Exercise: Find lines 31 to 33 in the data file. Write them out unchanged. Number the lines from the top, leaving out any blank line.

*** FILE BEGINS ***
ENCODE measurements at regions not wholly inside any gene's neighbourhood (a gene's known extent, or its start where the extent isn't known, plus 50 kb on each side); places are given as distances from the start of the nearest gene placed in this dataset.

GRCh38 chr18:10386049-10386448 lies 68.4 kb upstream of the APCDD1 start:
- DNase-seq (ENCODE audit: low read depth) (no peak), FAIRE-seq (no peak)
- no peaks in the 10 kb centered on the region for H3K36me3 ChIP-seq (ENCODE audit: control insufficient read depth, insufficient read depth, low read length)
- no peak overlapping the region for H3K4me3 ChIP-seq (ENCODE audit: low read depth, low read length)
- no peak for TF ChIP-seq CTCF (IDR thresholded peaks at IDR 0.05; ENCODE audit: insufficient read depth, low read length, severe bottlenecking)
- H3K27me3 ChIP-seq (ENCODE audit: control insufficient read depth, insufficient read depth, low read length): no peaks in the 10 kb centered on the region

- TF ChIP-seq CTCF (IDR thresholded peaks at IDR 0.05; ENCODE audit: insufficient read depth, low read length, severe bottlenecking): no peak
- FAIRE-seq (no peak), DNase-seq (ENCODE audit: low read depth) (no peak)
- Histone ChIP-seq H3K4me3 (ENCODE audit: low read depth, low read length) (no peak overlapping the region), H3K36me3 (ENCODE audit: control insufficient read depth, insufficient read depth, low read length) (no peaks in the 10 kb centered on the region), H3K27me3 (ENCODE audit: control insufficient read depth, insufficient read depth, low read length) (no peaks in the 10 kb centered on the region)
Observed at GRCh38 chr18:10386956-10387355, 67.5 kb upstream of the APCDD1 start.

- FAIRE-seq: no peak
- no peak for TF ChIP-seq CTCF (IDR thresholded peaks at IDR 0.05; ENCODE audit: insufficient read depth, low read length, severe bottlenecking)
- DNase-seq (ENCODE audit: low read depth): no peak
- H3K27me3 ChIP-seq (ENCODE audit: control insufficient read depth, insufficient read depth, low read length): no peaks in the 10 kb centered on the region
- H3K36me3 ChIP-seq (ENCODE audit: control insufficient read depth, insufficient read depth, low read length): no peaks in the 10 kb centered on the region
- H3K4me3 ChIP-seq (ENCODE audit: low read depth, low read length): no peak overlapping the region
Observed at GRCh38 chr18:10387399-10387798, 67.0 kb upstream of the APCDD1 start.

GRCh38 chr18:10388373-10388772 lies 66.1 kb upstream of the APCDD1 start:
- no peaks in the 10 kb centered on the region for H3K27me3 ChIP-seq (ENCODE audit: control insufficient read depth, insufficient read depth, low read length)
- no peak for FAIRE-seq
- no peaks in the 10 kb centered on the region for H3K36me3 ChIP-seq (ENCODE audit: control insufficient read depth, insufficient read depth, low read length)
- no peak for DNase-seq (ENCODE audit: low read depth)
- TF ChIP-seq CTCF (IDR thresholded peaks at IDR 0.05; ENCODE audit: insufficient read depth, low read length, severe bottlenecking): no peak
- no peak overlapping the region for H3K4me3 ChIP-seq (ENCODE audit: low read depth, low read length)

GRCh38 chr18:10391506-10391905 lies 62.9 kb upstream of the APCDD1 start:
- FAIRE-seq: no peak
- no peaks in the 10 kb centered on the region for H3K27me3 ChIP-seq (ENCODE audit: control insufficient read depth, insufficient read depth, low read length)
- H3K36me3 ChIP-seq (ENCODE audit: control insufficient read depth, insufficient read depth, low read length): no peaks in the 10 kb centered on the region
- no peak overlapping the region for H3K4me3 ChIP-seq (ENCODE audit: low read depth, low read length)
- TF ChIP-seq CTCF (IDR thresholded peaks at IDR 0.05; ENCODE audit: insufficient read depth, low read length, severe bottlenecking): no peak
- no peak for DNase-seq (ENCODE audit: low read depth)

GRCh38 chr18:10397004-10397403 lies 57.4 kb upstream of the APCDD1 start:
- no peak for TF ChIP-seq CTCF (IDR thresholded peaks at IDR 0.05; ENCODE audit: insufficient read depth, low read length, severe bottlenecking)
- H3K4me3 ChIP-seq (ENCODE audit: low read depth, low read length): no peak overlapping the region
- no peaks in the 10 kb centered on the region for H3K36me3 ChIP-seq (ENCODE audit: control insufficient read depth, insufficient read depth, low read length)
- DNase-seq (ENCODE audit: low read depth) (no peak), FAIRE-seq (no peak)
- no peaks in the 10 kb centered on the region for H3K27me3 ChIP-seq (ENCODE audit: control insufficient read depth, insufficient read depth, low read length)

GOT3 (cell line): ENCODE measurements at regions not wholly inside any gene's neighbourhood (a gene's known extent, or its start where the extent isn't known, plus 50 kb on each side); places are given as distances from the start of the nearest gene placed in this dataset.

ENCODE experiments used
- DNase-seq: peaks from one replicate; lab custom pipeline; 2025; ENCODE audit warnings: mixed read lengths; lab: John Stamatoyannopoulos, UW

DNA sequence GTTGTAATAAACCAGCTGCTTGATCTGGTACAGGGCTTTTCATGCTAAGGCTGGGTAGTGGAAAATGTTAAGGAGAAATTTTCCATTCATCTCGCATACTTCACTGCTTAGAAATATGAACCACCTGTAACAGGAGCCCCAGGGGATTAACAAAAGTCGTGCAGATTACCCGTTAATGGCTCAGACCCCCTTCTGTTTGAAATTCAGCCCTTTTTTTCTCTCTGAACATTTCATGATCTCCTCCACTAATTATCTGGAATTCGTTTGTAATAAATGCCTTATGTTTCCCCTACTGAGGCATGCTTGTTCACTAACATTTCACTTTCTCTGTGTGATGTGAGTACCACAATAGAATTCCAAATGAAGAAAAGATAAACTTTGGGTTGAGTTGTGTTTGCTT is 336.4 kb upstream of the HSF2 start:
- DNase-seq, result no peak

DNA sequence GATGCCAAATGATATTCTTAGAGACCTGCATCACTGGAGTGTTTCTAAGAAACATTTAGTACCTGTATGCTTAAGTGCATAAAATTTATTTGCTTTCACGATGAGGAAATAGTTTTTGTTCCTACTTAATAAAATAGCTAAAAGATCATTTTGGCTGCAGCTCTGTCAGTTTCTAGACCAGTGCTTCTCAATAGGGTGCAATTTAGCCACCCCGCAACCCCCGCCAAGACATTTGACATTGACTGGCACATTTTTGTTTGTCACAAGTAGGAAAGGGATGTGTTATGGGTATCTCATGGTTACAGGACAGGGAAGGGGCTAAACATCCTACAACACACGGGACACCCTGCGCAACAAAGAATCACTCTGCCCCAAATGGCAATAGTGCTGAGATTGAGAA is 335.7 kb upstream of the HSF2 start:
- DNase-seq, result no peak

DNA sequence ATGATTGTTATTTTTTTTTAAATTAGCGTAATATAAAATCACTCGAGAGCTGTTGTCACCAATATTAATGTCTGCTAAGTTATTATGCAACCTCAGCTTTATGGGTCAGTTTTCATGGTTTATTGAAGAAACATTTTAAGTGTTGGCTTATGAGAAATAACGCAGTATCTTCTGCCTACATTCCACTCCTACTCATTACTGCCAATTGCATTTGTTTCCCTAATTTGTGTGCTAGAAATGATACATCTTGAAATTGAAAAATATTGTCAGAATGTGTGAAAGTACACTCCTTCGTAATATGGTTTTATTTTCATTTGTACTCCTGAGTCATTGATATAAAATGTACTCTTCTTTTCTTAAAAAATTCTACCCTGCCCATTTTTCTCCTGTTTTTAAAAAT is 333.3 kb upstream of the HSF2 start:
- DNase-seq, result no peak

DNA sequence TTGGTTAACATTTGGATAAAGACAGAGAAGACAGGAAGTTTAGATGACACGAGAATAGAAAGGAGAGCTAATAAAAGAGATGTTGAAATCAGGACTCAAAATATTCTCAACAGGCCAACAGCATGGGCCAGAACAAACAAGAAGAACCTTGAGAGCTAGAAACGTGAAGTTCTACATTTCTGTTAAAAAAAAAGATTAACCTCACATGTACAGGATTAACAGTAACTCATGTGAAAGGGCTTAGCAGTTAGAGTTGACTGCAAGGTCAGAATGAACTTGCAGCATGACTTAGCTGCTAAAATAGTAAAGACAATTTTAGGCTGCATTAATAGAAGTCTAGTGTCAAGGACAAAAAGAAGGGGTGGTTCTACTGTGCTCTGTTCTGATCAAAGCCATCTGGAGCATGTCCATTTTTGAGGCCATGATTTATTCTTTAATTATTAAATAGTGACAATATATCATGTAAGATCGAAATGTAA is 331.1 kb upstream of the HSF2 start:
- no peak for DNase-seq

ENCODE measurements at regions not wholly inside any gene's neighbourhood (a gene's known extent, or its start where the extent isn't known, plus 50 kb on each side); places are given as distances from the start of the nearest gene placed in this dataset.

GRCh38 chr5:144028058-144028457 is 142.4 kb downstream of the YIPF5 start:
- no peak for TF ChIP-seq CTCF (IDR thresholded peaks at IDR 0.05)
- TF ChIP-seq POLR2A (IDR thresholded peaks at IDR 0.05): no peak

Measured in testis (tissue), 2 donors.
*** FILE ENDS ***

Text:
- TF ChIP-seq CTCF (IDR thresholded peaks at IDR 0.05; ENCODE audit: insufficient read depth, low read length, severe bottlenecking): no peak
- no peak for DNase-seq (ENCODE audit: low read depth)

GRCh38 chr18:10397004-10397403 lies 57.4 kb upstream of the APCDD1 start: